• continued loss of appetite
• continued fatigue or loss of energy
• recurrent or prolonged infections
• any illness (check with your doctor)
• a persistent increase in resting heart rate of more than 10 beats per minute
• decreased muscle strength, endurance, or ability to perform and recover from your regular workouts
If you are a competitive athlete who is suffering from overtraining, you need to go back to background work. These principles apply to any sport. For a runner, jog on the days that you can, and take days off when you feel sore. After several weeks, you will be able to start regular jogging and your muscles will feel fresh again. When this happens, you are ready to start training, but first you must promise yourself that you will never try to run fast when you feel soreness in your muscles and tendons. Set up a schedule in which you take a hard-fast workout, feel sore on the next day, and then go at an easy pace in your workouts until the soreness has completely disappeared. You may try to take a hard workout every third to seventh day, but skip a hard workout on any day that you still feel sore after you warm up.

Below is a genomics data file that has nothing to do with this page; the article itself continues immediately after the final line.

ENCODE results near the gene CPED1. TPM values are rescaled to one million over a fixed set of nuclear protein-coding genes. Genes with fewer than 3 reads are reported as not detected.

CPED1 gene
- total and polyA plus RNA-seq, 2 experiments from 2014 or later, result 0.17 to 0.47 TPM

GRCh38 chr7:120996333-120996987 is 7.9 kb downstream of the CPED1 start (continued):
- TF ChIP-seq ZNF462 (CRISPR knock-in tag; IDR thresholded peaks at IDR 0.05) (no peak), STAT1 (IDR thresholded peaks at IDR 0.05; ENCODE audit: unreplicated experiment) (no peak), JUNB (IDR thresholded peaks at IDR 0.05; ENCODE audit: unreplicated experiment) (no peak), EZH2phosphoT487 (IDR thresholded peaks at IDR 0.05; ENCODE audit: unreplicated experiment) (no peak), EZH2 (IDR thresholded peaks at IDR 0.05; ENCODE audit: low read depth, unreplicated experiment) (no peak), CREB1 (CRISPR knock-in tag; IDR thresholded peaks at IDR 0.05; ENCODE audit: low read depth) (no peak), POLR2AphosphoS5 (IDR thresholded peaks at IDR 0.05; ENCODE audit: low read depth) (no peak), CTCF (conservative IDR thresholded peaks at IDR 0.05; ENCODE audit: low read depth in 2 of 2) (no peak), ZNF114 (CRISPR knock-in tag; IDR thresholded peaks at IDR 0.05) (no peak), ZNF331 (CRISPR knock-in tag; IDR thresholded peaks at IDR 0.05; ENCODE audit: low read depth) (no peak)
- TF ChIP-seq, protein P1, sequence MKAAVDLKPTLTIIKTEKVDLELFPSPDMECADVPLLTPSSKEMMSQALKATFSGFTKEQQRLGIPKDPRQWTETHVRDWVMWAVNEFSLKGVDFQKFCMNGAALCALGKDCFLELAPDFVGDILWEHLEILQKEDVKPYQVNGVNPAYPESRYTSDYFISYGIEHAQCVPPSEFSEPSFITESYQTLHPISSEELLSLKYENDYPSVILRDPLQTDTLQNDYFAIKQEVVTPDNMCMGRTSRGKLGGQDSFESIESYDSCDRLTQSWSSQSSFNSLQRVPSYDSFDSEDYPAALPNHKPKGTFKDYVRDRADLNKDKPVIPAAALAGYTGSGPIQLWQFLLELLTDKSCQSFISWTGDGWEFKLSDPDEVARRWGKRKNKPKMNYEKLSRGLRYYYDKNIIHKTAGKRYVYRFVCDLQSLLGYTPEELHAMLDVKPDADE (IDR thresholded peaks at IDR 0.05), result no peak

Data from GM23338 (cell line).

Exercise helps to strengthen your heart, prevent disease and prolong lives, and intense exercise one or more times a week increases these benefits. However, you should know the signs and symptoms of exercising too much and the warning signs of damage from excessive exercise. Non-competitive exercisers can do very well on one day a week of intense intervals followed by six days of easy exercise.
Caution: Check with your doctor before you start or increase the intensity of an exercise program, particularly if you have chest pain, heart attack risk factors or heart problems.